Social protection

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Social protection is a measure of the extent to which countries assume responsibility for supporting the standard of living of disadvantaged or vulnerable groups. Benefits may be targeted at low-income households, the elderly, disabled, sick, unemployed, or young persons. Social spending comprises cash benefits, direct in-kind provision of goods and services, and tax breaks with social purposes. To be considered "social", programmes have to involve either redistribution of resources across households or compulsory participation.

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Keywords:  expenditure, benefit, maternity leave, assistance, support, social, households, spending, transfer, income support, pensions
 

Public spending on incapacity You or your institution have access to this content

Author(s):
OECD

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Public spending on incapacity refers to spending due to sickness, disability and occupational injury. It includes disability cash benefits that are comprised of cash payments on account of complete or partial inability to participate gainfully in the labour market due to disability. The disability may be congenital, or the result of an accident or illness during the victim’s lifetime. It also includes spending on occupational injury and disease, which records all cash payments such as paid sick leave, special allowances and disability related payments such as pensions, if they are related to specific occupational injuries and diseases. Sickness cash benefits related to loss of earnings because of a temporary inability to work due to illness are also recorded. This indicator excludes paid leave related to sickness or injury of a dependent child which is recorded under family cash benefits. Social expenditure on services for the disabled people encompasses services such as day care and rehabilitation services, home-help services and other benefits in kind. This indicator is measured in percentage of GDP.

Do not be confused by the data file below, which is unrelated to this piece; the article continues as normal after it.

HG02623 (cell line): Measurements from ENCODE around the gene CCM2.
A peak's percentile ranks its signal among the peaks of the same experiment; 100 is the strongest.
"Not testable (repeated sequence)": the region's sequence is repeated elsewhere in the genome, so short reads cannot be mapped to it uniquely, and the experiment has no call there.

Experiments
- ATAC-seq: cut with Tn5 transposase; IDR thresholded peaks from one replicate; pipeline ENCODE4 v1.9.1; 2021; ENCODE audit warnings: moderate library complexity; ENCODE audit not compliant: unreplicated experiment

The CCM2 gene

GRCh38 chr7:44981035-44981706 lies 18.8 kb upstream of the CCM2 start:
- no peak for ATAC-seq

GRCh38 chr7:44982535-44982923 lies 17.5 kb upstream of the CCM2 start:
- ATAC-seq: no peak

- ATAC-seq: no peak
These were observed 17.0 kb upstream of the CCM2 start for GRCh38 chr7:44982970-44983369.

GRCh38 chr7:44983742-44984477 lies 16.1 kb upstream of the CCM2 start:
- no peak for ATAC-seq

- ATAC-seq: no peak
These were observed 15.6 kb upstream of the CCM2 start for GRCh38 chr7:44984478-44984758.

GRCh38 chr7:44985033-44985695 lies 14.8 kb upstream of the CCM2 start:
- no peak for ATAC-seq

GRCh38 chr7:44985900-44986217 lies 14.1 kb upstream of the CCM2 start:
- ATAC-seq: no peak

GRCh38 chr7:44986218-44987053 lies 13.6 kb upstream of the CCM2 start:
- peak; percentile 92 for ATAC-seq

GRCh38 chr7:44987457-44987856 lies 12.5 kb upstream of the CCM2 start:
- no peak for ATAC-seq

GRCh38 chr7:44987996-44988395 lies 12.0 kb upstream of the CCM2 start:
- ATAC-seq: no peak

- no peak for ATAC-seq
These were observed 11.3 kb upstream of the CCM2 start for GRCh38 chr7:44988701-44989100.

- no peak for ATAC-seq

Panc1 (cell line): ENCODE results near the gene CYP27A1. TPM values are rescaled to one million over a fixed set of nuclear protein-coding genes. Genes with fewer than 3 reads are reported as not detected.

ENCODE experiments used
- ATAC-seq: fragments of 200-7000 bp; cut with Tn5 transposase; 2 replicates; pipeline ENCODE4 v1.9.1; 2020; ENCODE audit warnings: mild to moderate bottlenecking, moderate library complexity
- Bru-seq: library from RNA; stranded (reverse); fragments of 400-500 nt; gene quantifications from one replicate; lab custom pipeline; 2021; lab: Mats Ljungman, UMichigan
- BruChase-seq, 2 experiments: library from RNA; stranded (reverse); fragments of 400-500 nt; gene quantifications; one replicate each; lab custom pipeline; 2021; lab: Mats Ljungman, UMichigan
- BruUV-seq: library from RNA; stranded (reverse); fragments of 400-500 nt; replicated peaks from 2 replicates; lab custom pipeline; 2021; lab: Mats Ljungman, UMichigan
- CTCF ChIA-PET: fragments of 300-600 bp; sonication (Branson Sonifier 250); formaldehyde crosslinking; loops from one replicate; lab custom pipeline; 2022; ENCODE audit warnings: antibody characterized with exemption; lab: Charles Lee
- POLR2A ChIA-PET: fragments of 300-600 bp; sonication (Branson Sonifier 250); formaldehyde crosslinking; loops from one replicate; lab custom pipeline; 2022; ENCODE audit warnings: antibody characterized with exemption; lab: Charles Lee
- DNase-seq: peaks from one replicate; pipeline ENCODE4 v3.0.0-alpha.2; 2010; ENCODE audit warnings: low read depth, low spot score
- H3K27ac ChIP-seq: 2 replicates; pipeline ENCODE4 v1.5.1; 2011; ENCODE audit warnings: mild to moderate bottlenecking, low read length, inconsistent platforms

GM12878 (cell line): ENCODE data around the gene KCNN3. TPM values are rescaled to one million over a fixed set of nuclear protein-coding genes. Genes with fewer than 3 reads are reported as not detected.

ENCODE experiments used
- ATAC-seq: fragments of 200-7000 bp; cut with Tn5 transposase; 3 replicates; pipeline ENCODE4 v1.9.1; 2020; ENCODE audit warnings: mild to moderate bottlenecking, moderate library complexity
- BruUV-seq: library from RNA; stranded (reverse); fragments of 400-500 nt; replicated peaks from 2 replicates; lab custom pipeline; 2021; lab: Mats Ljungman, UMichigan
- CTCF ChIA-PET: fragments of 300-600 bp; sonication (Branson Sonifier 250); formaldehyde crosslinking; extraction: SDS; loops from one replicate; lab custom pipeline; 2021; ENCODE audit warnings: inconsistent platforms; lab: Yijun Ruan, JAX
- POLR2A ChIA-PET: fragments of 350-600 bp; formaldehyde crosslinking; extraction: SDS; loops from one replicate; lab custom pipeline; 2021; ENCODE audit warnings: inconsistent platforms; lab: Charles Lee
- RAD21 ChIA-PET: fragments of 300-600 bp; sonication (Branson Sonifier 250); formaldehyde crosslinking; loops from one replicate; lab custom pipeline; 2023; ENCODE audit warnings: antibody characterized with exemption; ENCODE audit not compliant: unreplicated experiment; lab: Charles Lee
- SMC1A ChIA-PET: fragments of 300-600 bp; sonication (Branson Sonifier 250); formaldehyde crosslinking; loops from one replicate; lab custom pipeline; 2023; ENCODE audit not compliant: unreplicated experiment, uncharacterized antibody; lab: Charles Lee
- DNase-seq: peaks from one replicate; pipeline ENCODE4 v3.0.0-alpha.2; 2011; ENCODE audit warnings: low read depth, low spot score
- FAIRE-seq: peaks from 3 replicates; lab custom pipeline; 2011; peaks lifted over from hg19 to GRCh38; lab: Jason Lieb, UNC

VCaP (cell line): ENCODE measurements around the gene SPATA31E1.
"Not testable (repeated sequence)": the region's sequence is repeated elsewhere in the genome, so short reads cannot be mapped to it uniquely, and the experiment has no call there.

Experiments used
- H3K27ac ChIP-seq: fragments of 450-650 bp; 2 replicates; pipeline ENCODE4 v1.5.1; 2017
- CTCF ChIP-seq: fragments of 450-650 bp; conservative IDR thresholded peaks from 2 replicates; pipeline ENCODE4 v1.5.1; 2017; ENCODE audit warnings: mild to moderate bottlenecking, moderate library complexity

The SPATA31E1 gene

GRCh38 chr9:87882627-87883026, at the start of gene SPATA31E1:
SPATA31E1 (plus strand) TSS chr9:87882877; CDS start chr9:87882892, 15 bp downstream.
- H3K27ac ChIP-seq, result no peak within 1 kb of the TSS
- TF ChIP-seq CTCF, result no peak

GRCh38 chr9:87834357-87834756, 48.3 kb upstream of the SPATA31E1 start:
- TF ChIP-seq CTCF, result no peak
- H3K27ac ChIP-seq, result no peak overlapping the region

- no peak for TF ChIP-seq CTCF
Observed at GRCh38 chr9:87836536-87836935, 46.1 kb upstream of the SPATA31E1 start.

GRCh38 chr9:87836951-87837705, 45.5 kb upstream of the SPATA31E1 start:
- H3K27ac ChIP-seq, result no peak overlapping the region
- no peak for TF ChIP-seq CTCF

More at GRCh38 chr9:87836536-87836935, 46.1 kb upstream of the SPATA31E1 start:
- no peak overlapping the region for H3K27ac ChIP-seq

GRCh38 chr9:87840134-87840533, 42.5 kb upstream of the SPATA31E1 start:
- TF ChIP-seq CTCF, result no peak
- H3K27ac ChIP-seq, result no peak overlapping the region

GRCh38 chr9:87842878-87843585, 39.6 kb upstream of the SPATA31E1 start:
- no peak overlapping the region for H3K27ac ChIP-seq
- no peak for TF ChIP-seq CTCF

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Keywords:  accident, occupational injury, expenditure, injury, payments, social, care services, employee, disability, sickness
 
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    http://data.oecd.org/socialexp/public-spending-on-incapacity.htm
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